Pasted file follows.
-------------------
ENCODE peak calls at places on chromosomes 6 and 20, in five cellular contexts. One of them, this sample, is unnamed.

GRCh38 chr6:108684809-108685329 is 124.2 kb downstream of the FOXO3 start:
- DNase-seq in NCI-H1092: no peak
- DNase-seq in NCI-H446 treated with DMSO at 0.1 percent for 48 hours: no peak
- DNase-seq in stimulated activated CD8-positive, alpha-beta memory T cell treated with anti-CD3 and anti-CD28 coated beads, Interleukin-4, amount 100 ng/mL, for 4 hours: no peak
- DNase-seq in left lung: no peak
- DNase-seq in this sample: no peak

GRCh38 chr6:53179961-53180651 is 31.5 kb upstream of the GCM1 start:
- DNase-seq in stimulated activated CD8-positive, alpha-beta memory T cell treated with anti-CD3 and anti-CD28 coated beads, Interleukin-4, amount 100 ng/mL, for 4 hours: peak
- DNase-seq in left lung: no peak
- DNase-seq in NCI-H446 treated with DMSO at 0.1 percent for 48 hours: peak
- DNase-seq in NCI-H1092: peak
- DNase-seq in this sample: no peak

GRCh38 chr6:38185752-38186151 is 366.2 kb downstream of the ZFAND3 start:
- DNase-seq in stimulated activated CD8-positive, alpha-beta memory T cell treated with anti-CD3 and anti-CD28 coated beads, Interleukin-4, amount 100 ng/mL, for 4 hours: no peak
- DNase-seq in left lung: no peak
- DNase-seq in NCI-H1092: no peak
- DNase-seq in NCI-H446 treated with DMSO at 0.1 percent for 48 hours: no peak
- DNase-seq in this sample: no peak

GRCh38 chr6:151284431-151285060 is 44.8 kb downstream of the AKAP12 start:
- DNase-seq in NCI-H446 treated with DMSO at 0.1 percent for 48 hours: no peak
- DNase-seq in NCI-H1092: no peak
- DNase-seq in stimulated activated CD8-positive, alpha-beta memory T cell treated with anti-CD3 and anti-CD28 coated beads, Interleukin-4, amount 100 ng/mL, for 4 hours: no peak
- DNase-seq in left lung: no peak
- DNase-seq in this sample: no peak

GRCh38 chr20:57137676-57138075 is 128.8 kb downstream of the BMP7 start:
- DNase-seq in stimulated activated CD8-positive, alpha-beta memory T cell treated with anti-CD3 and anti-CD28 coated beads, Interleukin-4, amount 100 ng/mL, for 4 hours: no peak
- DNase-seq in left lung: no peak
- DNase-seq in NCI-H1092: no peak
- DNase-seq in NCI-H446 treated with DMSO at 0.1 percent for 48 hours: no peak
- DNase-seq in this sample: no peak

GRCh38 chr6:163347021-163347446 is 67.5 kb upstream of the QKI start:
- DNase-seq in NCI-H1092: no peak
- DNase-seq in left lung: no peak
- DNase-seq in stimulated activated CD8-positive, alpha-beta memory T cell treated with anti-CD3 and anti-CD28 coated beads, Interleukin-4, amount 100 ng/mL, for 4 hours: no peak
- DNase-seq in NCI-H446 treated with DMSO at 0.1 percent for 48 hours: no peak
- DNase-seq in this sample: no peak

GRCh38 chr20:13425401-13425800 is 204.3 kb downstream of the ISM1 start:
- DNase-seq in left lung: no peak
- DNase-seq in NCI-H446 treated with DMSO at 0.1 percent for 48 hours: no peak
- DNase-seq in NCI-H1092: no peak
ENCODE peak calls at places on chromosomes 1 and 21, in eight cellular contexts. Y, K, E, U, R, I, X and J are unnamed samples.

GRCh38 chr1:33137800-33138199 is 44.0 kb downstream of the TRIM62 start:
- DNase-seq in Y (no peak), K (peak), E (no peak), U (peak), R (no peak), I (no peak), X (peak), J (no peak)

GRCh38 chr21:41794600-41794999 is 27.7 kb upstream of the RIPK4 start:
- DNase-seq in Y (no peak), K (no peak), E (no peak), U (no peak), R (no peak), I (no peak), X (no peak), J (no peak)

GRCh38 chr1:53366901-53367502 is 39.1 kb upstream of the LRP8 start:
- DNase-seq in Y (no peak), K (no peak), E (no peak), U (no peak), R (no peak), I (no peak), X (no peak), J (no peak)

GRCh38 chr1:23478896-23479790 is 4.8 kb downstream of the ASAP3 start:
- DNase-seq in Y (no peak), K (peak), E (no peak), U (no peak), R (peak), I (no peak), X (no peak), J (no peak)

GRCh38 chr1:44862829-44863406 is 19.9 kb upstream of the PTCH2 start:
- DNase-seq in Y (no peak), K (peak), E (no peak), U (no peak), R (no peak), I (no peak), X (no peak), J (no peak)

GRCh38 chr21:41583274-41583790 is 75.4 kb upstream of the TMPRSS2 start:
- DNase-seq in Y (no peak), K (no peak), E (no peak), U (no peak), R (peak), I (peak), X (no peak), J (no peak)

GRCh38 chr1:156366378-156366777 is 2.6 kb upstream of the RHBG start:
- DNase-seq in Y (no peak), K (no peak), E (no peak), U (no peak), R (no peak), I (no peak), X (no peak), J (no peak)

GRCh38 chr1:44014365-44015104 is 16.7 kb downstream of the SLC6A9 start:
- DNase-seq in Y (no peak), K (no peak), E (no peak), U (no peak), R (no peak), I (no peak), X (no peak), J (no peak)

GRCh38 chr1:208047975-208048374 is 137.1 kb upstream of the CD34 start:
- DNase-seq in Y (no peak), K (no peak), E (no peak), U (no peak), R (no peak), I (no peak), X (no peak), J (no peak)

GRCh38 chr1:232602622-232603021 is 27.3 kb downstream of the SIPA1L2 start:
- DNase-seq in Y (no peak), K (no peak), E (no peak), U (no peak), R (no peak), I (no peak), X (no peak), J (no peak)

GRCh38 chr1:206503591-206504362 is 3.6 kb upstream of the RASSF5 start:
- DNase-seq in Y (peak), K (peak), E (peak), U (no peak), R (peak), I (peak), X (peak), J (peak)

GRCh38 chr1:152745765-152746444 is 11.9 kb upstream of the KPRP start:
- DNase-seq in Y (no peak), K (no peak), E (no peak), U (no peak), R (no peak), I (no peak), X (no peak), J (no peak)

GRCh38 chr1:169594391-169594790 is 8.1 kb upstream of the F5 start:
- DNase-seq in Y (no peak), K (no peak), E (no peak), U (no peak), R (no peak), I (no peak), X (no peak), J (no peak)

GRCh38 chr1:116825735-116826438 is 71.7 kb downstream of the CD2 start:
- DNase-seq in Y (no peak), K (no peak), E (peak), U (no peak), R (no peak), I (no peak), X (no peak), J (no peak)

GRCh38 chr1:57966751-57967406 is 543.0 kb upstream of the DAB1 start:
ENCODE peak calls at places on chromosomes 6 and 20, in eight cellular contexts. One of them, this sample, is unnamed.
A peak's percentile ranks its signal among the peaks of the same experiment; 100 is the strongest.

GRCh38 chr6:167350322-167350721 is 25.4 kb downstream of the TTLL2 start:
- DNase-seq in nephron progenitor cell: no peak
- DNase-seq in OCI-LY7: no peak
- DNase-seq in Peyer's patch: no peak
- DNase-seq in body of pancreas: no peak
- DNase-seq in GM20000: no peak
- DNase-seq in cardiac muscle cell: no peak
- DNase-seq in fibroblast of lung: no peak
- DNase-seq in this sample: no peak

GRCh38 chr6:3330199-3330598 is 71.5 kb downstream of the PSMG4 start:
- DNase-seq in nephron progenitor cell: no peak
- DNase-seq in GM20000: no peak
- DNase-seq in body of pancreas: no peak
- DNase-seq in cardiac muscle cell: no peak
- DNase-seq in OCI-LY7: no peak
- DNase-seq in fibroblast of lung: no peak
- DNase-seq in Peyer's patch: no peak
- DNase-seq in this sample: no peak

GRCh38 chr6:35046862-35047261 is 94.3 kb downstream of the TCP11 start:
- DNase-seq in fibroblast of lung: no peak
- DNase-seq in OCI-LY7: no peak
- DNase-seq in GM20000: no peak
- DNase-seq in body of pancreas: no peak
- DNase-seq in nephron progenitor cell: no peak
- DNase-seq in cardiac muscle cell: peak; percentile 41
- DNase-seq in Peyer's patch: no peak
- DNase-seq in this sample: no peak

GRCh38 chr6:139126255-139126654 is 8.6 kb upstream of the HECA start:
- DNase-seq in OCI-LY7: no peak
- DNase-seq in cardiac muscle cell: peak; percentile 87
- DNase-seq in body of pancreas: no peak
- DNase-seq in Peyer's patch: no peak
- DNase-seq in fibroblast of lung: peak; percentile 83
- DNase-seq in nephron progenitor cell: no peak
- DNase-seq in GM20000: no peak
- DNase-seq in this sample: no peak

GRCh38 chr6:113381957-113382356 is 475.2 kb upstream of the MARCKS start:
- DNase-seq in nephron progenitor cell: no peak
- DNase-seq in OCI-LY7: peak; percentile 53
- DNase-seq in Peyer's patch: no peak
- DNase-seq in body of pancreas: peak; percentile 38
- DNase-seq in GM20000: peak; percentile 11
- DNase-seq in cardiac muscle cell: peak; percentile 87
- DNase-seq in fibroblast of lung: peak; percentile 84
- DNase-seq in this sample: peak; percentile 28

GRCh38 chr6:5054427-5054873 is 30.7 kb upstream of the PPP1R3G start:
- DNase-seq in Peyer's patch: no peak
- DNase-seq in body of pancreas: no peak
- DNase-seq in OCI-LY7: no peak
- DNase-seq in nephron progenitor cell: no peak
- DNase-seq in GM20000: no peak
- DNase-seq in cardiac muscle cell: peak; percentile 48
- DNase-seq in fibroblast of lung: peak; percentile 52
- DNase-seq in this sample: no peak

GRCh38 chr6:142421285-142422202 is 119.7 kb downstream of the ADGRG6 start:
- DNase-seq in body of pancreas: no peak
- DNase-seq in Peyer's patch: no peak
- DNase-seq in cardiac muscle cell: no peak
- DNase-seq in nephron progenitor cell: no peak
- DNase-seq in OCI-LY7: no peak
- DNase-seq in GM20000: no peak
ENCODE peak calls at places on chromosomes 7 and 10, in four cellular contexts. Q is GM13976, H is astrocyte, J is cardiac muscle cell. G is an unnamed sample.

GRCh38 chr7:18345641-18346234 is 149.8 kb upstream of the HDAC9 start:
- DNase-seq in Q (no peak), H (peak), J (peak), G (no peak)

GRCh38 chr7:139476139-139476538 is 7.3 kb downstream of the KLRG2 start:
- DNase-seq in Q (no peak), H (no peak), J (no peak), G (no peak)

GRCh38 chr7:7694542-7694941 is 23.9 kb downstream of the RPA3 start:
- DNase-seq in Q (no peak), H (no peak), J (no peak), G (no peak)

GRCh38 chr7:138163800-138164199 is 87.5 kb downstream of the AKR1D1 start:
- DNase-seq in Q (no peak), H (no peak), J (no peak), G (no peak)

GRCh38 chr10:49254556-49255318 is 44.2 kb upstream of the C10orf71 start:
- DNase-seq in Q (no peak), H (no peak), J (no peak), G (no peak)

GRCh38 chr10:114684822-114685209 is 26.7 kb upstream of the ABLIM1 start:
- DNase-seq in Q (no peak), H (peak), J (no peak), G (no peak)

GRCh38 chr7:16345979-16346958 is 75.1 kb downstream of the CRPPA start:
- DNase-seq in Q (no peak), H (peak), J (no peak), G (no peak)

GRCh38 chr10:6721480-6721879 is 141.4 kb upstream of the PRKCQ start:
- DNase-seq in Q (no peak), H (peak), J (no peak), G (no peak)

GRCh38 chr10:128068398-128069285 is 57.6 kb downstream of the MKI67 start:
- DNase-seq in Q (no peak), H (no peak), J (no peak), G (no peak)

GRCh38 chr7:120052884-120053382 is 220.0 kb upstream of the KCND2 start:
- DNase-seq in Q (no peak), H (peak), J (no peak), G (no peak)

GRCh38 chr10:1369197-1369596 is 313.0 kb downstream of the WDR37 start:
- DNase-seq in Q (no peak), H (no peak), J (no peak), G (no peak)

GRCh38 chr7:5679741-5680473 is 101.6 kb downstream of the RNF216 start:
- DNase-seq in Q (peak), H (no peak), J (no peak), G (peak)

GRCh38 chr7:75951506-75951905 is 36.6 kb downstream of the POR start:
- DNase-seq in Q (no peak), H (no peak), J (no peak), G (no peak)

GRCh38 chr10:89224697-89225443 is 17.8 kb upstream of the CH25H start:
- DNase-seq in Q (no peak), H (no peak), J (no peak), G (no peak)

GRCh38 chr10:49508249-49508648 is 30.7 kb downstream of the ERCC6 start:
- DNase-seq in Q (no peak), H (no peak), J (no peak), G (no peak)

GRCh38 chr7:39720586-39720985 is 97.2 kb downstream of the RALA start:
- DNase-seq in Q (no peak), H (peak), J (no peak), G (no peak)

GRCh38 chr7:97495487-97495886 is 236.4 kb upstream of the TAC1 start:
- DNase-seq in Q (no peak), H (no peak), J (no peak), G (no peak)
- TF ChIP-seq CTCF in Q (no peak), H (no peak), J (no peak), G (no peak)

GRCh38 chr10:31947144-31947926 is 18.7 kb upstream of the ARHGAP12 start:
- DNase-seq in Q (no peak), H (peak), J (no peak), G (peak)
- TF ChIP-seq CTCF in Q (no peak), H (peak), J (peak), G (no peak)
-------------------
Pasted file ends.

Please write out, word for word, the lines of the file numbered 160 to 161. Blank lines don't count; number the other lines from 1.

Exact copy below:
GRCh38 chr7:75951506-75951905 is 36.6 kb downstream of the POR start:
- DNase-seq in Q (no peak), H (no peak), J (no peak), G (no peak)